This year, with municipal leaders slated to be granted a whole host of new competencies, Mr. Hasipi is well aware that the parties involved “…have a huge stake in the elections. But it’s impossible to go from a reality of huge irregularities to one of zero irregularities [overnight]… what we need to feel is a sense of fair play.”

Along with Turkish fears of falsification, the boycott is all about percentages. “Currently,” Mr. Hasipi says, “we Turks make up about 36 percent of Vrapciste’s municipal population. Under the new, bigger borders, we will be only 12 percent – far below the Ohrid Agreement’s stated 20 percent [for language and other rights].”

Meanwhile, Macedonia’s international minders have gone on high alert for expected violence at the polls, and apparently even put the Albanian parties on notice. Macedonian-Turkish citizens have told of us cases of intimidation at the time of the 2002 census; so are they afraid of violence and intimidation come March 13th?

“I don’t know [if it will occur],” says Mr. Hasipi. “But obviously, this is something we Turks don’t want, as a party and as a people, and we won’t engage in it.”

What does ruling party SDSM have to say about the TDP’s insubordination in Vrapciste? “Well, they’re not happy about [the boycott], of course; but they just tell us, ‘it’s not a good idea to boycott, but that’s your own business.’”

Considering that coalition partners SDSM-DUI bear responsibility for the impending redistricting so detrimental to Turkish interests, one might consider then why the TDP still plans to support them in other municipal elections throughout the country, Vrapciste excepted. On this subject, Mr. Hasipi takes a philosophical view.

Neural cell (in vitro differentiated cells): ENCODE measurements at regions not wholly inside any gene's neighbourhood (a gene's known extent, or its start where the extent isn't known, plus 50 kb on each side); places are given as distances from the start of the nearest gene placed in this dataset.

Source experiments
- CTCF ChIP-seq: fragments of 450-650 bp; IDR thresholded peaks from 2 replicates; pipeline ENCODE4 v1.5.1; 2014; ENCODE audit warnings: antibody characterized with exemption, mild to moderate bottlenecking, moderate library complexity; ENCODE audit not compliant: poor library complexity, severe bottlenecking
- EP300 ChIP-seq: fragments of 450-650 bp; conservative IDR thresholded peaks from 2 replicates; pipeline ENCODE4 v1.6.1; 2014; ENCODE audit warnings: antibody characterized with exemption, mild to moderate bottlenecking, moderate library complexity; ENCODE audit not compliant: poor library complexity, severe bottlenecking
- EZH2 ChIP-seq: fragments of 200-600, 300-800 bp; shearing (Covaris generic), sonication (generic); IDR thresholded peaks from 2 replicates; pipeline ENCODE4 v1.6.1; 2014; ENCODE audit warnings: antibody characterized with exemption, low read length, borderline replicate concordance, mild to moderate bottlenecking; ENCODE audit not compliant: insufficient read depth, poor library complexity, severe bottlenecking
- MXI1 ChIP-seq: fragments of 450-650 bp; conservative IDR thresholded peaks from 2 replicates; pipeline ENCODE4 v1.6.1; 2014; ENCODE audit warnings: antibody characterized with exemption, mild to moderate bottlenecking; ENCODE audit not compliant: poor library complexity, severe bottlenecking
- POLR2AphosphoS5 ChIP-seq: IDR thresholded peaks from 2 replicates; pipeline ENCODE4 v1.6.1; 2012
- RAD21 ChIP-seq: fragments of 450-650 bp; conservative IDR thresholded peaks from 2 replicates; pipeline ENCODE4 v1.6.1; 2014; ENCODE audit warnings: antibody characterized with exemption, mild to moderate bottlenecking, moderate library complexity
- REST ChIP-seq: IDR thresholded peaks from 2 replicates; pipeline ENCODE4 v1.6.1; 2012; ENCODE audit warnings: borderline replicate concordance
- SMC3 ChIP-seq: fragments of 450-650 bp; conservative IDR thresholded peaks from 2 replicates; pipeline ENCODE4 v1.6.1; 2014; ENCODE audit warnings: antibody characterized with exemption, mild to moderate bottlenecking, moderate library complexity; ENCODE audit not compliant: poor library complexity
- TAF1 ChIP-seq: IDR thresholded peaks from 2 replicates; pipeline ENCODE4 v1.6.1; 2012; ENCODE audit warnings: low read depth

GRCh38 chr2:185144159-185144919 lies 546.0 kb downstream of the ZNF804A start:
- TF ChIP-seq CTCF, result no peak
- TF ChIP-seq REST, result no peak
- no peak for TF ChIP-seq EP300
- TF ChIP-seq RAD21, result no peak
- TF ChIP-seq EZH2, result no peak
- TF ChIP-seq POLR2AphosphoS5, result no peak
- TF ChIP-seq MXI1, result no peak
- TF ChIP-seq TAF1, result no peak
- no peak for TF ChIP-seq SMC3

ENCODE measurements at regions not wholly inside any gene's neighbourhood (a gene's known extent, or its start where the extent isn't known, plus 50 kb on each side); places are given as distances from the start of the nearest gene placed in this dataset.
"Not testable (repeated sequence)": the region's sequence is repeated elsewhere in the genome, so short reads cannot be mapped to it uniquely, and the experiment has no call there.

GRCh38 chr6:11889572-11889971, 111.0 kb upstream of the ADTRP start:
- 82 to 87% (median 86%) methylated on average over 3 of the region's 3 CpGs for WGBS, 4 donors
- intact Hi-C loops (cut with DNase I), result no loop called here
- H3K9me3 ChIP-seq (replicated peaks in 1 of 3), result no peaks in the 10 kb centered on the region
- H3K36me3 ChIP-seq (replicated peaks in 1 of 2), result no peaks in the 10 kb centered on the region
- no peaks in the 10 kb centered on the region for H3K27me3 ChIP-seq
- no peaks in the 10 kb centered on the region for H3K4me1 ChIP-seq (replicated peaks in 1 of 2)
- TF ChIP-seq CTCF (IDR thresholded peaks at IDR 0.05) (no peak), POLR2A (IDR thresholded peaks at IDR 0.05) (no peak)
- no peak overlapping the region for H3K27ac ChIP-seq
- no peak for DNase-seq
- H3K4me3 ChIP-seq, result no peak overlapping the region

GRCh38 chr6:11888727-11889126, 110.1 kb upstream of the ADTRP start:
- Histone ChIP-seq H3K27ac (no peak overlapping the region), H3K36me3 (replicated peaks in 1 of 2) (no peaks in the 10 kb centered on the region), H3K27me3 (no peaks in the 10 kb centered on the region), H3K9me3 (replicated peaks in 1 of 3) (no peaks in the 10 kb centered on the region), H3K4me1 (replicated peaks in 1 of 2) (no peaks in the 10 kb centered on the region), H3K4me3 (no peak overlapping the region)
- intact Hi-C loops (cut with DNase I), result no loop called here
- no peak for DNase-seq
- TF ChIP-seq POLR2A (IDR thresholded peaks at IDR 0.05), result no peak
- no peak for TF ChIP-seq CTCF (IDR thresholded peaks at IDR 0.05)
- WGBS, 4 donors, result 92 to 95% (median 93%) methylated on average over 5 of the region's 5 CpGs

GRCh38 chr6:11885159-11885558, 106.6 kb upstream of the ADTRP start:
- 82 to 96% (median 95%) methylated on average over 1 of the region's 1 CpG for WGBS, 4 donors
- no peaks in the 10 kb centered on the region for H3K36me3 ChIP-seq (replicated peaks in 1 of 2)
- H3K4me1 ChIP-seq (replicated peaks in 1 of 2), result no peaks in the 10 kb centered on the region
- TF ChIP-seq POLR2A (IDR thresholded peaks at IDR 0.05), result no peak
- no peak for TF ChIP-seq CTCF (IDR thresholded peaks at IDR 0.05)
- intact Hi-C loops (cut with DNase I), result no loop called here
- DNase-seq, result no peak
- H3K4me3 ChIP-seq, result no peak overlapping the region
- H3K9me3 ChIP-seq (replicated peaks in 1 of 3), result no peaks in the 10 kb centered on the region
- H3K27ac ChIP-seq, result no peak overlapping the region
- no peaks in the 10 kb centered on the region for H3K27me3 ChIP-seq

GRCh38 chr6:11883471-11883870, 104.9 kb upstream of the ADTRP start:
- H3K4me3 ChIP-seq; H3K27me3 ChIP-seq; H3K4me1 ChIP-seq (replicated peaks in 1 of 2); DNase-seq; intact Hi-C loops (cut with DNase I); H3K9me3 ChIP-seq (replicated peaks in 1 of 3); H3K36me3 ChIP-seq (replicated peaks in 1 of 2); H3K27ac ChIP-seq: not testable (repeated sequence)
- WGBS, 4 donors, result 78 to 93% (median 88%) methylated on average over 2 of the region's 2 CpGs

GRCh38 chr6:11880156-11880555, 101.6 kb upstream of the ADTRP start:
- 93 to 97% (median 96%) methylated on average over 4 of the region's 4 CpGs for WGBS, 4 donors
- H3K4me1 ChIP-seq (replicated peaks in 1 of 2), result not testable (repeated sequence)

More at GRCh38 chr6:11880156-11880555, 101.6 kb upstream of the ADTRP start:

“Now is not the time for new coalitions… we are still with SDSM because we have achieved many positive things,” he says. “We now have a [Turkish] deputy minister, various directors, all officials we didn’t have before. So this is good. Seen in this way, Vrapciste is a localized problem.”

However, it is a significant one. After all, the single largest Turkish enclave is about to be swallowed up, sacrificed to bigger and arguably hostile political interests. Ironically, the Ohrid Agreement and whole decentralization project that were supposed to rescue vulnerable minorities can better be described as selective recentralization – and, in places like Vrapciste, this may actually worsen these minorities’ situation.

Given the TDP’s plans to boycott, it seems likely that the victors will be either DPA or DUI. Regardless, what will the solidification of Albanian control mean for the new Vrapciste municipality – one which will be devoid of Ohrid Agreement language obligations with the carefully engineered ethnic percentages in place? Will Turkish cultural and civic interests be addressed?